How is it possible to feel overwhelmed at the pace of life while also feeling like nothing is getting done? Since I last posted, I’ve enjoyed a few fun outings with new friends, received our shipment from India, and started school. However, daily life is a series of baby steps and barely recognizable accomplishments as we navigate so much newness.
Tuesday, Tony and I left school with plans to meet a handyman at our house and hang curtain rods. (Three weeks after moving in to our apartment, we still don’t have curtains in our master bedroom, so we’re still sleeping on a trundle bed in a guest bedroom.) The handyman cancelled at the last minute, which seems to happen more often than not here.
OK. Change of plans: We checked out a supermarket near school called Lider, which is owned by Wal-Mart. The underground parking was nearly empty, so we wondered whether the store was even open. Not only was it open, it was amazing. It pretty much WAS Wal-Mart. Not that I love Wal-Mart … but … after living in India for five years with no convenient supermarket option, this was Nirvana. We took our time, strolling down every aisle, realizing – with the help of google translate on my phone – that we could find just about any ingredient we needed for just about any recipe. We bought cheese and wine and avocados and fresh bread and a rotisserie chicken and a pork roast and some school supplies … oh man, I could go on and on. We knew to weigh our produce and get it priced in the produce section, and we knew to do the same for bread in the bakery section. At checkout, we had actually remembered to bring in the cloth shopping bags (which we usually forget in the trunk of our car) and I knew how much to tip the woman who bagged our groceries (one of a gajillion little learnings on this steep curve). We pulled out of the parking lot, consulted with google maps, and got right on the highway. We went grocery shopping and got home without screwing up dramatically or getting lost! We were buoyed by a sense of success.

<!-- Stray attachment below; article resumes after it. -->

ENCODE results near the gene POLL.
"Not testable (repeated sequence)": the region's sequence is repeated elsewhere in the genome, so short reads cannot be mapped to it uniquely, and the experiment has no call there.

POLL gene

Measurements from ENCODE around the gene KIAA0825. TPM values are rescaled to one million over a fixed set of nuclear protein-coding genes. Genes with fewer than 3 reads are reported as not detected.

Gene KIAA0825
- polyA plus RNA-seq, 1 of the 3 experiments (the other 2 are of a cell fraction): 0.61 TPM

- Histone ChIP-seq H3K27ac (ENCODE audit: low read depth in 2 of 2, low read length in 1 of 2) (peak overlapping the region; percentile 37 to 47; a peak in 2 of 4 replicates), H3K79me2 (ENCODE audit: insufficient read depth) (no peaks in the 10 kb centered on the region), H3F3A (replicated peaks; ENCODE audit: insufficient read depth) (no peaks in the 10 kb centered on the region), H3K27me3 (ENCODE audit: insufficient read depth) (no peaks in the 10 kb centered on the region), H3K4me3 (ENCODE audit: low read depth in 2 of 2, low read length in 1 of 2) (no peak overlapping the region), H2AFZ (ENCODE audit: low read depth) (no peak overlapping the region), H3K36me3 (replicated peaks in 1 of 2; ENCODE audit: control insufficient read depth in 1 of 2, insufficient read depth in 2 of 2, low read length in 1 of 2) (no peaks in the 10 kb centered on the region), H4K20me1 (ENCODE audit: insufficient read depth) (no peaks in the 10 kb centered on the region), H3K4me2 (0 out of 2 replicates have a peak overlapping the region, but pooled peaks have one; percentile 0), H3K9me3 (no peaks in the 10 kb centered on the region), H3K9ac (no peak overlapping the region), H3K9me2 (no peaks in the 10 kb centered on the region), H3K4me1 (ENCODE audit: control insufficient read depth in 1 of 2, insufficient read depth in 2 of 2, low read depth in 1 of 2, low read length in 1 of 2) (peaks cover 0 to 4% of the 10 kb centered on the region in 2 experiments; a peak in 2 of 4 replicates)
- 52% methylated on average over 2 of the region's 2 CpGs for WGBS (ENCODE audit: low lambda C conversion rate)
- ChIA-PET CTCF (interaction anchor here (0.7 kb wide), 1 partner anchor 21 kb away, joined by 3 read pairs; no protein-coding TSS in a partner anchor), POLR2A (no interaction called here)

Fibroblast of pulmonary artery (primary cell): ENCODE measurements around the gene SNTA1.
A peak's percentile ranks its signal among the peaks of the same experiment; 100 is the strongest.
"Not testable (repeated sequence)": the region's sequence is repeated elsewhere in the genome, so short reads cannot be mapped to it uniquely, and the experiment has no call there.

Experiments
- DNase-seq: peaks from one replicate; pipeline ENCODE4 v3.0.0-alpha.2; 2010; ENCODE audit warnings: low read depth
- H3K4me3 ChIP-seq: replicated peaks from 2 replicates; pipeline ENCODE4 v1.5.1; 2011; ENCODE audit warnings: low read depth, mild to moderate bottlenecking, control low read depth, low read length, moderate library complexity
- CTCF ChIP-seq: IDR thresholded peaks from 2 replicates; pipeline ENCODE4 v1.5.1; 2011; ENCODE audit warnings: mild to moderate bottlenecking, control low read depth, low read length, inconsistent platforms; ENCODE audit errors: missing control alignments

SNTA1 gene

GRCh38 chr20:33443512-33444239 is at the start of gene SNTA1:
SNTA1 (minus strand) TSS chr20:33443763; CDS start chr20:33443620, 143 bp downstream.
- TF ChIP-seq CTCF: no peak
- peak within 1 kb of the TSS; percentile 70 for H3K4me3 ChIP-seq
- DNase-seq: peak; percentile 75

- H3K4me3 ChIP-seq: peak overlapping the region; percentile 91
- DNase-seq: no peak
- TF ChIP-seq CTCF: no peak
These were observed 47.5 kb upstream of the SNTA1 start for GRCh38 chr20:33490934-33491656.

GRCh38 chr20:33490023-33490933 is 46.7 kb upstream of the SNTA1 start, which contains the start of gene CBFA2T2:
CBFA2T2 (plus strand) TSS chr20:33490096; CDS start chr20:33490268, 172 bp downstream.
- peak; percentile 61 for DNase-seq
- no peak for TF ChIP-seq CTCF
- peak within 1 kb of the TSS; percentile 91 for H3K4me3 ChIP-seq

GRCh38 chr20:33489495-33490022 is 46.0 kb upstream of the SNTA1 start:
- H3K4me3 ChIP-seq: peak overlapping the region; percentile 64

So, try to understand our state of mind if that made us happy. You can only assume that we are generally not that successful. Daily life is riddled with mind-numbing frustrations and inconveniences that we haven’t figured out how to handle. My eyes continuously brim with tears that I somehow keep from spilling over.